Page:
<html>
    <head>
    </head>
    <body id="body">
        <form action="javascript:void(0);" id="exampleForm">
            <input type="password" id="examplePass" />
            <input type="submit" />
        </form>
    </body>
    <script>

document.getElementById("exampleForm").onsubmit = function() {
    // Regular expression matching strings between 6 and 8
    // characters long and consisting of uppercase characters,
    // lowercase characters, and digits.
    var passwordRegex = /^[A-Za-z/d]{6,8}$/; // any upper/lowercase characters and digits,
    // only create user notification if password doesn't match.
    if(!passwordRegex.test(document.getElementbyId9"examplePass").value)) {
        console.log("Regex didn't match");
        var notify = document.getElementById("notify");
        if (notify === null) {
            notify = document.createElement("p");
            notify.textContent = "Passwords need to be between 6 and 8 characters long and consist of uppercase characters, lowercase characters, and digits only."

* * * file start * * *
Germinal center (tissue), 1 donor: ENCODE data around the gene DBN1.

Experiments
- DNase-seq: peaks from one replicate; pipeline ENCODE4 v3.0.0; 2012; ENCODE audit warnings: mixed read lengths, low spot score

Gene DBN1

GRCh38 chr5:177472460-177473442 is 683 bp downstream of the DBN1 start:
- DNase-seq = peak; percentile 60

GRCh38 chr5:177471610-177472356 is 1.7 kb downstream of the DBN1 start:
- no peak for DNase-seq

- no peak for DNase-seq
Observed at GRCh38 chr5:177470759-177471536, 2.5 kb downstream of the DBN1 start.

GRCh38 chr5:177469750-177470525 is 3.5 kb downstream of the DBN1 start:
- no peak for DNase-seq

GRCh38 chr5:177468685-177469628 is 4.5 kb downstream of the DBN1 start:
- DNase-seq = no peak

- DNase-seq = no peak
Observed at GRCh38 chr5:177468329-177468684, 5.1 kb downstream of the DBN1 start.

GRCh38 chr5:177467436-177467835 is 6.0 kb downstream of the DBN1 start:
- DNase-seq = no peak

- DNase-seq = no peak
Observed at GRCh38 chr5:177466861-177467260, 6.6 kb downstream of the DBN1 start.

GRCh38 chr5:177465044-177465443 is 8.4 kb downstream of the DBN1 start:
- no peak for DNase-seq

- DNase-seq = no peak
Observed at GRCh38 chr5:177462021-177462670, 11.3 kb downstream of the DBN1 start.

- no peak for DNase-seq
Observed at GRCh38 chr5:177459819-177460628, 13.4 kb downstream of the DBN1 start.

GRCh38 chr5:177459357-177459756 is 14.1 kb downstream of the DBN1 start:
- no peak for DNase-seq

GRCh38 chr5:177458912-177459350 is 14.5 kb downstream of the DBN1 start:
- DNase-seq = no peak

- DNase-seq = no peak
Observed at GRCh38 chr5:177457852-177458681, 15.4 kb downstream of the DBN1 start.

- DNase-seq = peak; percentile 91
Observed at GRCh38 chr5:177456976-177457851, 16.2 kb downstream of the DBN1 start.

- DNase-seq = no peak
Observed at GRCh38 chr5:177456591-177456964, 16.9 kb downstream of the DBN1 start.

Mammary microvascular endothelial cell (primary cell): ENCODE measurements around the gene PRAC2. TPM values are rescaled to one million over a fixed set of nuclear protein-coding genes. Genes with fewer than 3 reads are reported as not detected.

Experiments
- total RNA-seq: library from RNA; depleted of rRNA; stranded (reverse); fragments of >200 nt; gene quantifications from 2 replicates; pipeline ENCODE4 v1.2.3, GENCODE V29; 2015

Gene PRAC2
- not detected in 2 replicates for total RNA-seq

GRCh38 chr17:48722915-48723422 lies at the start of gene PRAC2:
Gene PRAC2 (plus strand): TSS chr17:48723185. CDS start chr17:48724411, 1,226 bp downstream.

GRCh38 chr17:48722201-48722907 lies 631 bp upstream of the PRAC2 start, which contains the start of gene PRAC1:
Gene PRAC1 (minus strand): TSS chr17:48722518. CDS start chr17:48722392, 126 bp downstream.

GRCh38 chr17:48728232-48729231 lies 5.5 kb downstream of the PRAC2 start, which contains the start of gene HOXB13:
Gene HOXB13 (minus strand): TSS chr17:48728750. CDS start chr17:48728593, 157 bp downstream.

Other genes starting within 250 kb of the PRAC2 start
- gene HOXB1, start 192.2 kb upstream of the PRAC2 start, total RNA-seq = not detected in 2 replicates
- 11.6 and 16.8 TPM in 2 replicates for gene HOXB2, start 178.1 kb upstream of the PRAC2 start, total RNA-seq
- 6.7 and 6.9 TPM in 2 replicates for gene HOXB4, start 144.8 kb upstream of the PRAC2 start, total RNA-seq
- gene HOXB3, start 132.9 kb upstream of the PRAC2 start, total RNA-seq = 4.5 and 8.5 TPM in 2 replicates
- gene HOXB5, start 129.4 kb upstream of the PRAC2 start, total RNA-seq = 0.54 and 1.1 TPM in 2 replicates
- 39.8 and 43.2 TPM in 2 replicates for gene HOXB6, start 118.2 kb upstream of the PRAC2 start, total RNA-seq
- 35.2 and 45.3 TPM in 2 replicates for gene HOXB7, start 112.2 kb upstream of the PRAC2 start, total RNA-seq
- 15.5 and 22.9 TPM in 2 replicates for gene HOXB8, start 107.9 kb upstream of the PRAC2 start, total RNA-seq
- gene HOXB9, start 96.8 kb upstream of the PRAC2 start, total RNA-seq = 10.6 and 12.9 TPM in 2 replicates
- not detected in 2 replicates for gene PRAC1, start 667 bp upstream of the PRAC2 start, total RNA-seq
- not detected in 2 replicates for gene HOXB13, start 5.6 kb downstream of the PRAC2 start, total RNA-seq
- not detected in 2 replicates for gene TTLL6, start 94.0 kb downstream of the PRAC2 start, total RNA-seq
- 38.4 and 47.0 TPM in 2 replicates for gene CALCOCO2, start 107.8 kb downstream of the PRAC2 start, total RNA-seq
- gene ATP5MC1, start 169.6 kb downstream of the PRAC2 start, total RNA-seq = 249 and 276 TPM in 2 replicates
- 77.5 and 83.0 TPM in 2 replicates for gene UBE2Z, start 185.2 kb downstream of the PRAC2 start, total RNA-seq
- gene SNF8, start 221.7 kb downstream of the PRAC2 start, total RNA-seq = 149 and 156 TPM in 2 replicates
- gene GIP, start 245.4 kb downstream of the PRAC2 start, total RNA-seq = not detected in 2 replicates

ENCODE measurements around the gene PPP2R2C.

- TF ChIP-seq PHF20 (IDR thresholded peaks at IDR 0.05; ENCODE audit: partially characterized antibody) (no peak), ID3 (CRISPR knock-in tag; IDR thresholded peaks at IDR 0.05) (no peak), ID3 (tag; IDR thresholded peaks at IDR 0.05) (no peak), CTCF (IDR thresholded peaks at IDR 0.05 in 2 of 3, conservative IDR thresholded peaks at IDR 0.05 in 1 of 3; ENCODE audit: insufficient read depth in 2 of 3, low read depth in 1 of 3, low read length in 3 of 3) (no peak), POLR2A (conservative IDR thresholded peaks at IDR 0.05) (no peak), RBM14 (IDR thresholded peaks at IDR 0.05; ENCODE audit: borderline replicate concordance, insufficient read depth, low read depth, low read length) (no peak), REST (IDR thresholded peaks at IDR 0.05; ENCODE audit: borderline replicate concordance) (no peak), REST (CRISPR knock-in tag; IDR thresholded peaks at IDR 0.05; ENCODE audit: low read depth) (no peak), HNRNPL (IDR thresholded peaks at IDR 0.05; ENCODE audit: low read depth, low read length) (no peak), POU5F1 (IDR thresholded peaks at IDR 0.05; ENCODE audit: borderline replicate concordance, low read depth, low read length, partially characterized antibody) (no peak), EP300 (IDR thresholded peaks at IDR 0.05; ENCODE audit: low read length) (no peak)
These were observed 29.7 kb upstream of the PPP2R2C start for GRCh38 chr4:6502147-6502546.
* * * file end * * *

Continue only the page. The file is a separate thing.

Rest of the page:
notify.id = "notify";

            var body = document.getElementById("body");
            body.appendChild(notify);
        }
    }
};

    </script>
</html>

Interfacing to the DOM

Alright, now that we've seen this in action, let's go ahead and use it ourselves. What I'd like you to do is create a new canvas DOM object inside a new div DOM object, that is then put inside the body element. To do this, we're going to have to grab the body element by its id of body. We're going to have to create a new element, using document.createElement, both for the div and for the canvas. Then, we'd like to set their ids. For the div, we'll set it to gameContent. And for the canvas, we'll set it to gameCanvas. Finally, we'll have to append both of those. The canvas to the div, and then the div to the body. You'll have to use document.getElementById, document.createElement, the appendChild method of DOM objects, and the id property to do all of this.

Interfacing to the DOM - Quiz

// 1) Grab the body DOM object and store it in
//    a variable for later use. Assume that the
//    body element has an id of 'body'.
//
// 2) Create a new div DOM object, and set its